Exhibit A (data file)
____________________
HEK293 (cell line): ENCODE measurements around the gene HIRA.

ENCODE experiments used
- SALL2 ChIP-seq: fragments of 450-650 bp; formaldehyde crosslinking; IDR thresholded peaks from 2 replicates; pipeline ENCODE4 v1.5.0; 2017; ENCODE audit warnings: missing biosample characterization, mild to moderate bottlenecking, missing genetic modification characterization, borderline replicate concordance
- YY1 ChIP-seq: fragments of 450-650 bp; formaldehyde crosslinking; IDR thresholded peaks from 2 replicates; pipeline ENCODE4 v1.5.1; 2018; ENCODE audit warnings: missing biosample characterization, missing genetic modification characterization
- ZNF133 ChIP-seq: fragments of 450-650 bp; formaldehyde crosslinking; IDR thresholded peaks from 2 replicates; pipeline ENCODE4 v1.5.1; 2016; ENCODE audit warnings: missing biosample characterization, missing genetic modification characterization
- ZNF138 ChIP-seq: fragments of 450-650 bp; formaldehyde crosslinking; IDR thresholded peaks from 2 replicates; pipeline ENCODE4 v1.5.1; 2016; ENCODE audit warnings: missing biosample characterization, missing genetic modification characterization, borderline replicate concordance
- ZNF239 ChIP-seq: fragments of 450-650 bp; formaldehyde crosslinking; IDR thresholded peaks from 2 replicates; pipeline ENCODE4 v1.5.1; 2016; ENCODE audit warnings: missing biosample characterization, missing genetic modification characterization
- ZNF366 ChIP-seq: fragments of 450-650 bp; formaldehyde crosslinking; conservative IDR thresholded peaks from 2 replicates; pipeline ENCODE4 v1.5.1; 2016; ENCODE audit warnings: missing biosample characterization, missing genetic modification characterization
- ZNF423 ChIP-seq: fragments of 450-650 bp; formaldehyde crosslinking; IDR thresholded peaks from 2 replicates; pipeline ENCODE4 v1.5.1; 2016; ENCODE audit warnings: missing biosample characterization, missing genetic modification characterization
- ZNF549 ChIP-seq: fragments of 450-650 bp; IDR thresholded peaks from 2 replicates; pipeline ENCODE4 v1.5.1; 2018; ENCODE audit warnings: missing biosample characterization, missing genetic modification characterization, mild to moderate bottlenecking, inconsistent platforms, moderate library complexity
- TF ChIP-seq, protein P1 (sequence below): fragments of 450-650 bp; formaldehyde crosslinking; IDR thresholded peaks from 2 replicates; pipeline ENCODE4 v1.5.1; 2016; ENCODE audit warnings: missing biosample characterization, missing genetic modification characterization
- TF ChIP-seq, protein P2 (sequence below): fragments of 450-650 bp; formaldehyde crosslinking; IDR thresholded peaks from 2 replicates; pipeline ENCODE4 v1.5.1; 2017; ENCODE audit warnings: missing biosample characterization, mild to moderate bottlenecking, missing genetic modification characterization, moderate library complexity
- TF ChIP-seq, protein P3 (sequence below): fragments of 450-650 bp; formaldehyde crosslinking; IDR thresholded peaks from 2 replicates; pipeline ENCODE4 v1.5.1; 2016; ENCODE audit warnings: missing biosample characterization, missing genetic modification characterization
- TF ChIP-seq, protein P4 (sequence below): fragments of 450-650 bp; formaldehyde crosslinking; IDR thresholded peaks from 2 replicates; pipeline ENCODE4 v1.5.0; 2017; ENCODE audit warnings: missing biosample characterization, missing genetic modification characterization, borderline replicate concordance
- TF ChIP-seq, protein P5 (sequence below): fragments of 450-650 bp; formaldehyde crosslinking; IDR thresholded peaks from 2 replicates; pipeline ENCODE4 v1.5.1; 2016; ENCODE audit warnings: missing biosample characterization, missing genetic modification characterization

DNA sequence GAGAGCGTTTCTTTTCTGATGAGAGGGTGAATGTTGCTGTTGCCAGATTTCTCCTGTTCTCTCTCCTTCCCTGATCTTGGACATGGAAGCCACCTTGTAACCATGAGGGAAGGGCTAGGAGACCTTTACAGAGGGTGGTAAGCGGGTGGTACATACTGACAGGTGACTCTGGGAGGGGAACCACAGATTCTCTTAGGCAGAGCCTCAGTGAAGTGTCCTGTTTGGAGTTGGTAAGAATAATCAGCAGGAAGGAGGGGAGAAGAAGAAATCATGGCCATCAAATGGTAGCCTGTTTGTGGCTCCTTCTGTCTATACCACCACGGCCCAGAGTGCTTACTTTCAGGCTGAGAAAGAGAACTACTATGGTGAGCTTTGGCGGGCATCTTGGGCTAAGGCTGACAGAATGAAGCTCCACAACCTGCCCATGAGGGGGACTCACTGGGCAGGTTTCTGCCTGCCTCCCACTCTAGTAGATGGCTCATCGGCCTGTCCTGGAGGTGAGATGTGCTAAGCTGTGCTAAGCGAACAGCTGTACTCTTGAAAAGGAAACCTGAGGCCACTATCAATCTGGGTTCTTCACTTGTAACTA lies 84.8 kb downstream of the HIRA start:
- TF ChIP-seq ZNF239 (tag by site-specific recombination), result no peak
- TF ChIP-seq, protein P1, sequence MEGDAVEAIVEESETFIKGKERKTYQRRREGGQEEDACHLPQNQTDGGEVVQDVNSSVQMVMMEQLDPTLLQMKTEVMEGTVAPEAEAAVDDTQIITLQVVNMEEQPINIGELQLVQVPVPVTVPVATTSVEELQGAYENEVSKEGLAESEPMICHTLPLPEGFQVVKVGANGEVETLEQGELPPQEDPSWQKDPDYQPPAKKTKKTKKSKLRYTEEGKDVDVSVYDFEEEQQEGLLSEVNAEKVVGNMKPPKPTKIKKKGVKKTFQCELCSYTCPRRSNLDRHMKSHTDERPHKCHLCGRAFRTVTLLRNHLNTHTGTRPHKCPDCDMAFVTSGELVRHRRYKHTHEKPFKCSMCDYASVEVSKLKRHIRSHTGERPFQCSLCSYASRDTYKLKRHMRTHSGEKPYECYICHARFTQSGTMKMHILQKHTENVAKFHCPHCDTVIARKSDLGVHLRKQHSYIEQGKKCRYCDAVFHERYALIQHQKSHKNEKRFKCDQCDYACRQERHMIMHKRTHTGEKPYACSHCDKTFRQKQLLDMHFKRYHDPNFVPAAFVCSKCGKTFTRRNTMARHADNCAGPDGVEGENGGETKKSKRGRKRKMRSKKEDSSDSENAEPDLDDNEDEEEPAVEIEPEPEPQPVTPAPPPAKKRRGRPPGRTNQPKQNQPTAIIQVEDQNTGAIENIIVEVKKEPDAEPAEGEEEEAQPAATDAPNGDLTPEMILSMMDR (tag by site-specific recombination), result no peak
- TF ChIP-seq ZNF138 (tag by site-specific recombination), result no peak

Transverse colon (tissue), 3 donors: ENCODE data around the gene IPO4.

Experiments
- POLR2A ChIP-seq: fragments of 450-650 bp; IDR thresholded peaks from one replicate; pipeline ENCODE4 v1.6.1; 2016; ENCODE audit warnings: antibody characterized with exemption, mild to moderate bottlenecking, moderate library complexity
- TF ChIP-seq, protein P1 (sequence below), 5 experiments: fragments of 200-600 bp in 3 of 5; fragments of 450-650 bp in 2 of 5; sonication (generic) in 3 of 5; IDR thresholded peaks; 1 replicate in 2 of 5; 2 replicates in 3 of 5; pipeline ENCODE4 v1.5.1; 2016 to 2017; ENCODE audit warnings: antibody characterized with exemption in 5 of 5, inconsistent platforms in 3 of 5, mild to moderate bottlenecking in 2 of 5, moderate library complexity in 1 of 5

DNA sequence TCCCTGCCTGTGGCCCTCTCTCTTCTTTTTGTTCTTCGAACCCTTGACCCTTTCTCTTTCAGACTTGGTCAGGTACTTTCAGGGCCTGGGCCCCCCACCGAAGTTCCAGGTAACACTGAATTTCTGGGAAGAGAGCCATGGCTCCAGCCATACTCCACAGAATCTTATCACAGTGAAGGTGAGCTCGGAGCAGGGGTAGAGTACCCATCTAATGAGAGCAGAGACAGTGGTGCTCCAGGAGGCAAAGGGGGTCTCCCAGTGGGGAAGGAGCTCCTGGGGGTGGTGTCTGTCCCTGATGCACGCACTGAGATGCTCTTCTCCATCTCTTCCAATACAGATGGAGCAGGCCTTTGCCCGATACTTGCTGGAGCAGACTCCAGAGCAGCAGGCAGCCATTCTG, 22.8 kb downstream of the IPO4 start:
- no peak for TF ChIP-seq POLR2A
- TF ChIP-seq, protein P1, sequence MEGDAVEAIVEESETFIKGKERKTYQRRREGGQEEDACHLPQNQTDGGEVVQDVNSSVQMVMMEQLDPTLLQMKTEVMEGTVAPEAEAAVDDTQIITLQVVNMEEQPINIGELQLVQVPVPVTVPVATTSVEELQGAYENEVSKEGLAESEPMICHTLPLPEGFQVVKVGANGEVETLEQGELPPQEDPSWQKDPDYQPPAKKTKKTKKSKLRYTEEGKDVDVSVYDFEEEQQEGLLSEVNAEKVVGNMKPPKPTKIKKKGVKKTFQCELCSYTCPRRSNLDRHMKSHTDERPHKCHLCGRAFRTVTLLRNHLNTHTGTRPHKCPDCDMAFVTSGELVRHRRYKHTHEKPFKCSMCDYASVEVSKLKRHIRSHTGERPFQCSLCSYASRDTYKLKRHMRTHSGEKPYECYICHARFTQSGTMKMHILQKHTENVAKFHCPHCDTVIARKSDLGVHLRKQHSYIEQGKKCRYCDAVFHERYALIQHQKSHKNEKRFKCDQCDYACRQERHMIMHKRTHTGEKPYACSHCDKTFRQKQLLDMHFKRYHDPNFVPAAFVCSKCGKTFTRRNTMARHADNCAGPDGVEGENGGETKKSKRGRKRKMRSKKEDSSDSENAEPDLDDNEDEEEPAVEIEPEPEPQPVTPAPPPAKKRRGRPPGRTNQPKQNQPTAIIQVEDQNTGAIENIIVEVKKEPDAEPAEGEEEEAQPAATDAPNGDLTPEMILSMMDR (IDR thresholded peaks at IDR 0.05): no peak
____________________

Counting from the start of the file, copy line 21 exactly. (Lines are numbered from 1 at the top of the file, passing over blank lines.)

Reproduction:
Experiments